So I finally got a semi-decent camera and can finally start posting pictures of some of my colonies. This is a small (for now) colony of Pheidole megacephala that live in a 3"x3" plaster nest. There's approximately 500 workers, 45+ queens, and a small amount of brood. I captured them about a week ago and the queens/workers/brood are from 3 different colonies.
Getting a picture of the queens is hard since they tend to hide in the nooks of brood piles and the workers also like to dog pile on them; blocking me from taking non-blurry photos. About 15 queens in this one photo.
Of course with lots of queens comes lots of eggs.
and I mean LOTS of eggs... They have at least 10 different egg piles similar in size to this one that I didn't photograph. Keep in mind that's only a weeks worth of eggs since I collected them with only pupae.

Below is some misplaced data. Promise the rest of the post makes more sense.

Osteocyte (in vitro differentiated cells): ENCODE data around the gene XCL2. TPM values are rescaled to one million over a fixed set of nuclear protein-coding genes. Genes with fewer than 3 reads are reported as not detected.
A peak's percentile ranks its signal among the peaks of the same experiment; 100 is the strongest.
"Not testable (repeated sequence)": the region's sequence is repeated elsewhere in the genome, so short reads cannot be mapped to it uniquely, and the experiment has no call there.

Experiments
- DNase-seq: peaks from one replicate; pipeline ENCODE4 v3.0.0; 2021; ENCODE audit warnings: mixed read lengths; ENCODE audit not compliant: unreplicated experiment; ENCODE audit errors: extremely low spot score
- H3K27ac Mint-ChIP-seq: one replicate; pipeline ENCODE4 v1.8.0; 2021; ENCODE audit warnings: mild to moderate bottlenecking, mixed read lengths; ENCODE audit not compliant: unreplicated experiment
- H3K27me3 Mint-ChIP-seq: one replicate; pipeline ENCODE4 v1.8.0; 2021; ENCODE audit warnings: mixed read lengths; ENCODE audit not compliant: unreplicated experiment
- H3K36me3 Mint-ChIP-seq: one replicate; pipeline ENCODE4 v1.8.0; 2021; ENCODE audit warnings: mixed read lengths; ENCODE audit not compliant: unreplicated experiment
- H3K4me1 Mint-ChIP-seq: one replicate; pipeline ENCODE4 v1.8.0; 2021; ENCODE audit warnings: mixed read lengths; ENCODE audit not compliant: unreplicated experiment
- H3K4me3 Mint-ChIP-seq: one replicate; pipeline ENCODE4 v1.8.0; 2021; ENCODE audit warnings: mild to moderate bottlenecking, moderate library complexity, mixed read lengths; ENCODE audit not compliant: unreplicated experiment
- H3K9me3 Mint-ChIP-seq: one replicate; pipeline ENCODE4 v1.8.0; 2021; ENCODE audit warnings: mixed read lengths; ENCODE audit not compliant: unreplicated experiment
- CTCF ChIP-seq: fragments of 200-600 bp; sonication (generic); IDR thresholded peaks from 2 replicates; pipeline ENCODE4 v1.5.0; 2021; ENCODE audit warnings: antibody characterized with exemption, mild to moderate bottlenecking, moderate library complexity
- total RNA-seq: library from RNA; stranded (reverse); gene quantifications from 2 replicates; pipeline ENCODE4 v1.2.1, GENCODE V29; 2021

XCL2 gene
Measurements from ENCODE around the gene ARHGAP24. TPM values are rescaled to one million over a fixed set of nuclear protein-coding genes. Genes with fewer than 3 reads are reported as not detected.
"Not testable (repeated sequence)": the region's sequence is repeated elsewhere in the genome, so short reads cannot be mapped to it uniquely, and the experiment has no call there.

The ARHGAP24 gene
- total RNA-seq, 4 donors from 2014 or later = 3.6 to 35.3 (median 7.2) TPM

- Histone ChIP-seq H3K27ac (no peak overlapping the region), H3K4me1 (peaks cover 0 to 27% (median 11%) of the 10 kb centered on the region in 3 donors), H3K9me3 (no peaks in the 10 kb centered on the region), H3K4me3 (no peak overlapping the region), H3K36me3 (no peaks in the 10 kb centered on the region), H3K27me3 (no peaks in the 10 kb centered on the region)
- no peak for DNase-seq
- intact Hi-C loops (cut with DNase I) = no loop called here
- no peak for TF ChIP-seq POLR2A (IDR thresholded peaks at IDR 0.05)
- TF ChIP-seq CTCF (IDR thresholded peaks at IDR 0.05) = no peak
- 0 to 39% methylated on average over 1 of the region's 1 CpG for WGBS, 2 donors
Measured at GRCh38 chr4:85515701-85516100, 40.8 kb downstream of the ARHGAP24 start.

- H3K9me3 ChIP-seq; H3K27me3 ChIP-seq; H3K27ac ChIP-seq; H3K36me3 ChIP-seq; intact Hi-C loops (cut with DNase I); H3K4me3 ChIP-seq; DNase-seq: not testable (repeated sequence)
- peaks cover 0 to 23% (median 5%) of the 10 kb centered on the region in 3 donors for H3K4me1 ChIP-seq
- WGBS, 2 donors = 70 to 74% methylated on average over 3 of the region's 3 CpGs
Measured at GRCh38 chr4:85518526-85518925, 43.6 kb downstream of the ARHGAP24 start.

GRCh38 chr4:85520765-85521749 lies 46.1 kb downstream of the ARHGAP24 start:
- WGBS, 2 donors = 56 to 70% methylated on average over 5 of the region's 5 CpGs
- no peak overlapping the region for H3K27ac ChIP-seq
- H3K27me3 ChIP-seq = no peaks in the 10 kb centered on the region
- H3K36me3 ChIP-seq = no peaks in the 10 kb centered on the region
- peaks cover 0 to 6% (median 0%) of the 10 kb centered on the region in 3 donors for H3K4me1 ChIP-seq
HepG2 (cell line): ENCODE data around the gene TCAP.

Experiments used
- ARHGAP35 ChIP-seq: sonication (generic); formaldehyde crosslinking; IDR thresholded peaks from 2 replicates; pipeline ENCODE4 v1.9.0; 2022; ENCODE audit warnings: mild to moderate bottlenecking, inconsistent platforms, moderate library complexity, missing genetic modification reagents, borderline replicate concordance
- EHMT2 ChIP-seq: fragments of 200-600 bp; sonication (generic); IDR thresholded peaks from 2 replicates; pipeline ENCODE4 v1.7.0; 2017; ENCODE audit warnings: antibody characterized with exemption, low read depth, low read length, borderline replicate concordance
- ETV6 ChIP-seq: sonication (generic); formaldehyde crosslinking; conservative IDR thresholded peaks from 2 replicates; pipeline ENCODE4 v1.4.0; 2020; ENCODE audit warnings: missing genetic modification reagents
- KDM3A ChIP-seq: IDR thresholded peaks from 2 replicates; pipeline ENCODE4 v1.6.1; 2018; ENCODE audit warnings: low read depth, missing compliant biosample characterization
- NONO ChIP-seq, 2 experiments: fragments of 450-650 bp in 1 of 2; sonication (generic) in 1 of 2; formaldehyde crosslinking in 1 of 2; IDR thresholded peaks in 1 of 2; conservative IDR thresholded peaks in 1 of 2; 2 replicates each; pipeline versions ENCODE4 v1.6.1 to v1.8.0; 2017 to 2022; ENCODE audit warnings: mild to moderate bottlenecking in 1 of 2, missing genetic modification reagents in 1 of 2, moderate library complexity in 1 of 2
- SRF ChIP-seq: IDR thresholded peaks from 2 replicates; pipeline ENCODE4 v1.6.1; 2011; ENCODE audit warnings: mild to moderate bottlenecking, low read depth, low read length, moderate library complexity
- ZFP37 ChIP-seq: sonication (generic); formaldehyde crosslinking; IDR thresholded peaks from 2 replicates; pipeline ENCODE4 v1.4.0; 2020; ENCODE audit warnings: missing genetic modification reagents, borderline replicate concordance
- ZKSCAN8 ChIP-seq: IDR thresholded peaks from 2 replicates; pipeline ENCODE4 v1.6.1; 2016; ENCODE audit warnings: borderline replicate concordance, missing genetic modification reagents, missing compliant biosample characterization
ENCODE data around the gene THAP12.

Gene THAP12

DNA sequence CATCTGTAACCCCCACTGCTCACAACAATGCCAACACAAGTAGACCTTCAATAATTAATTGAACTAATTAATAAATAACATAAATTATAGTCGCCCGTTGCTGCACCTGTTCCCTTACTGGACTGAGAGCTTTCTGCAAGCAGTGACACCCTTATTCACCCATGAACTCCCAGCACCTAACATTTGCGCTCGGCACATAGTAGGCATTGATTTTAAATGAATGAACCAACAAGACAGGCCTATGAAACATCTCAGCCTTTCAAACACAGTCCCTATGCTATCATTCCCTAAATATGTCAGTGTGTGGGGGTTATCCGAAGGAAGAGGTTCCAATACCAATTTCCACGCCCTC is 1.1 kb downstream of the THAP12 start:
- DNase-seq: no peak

I've had around 4 colonies of megacephala over the course of several years, and each colony had several queens inhabited by these seemingly harmless mites. You can see one on the thorax near the head.
They apparently derive sustenance from the ants during trophallaxis - here one has scurried down onto the queen's mandibles and is stealing a quick drink. I've witnessed this numerous times.
It seems only certain queens have the mites. Some have just one, others 4-5, and a few none at all.
Interestingly enough they're only found on the queens.
More updates soon to come once those masses of eggs start to hatch...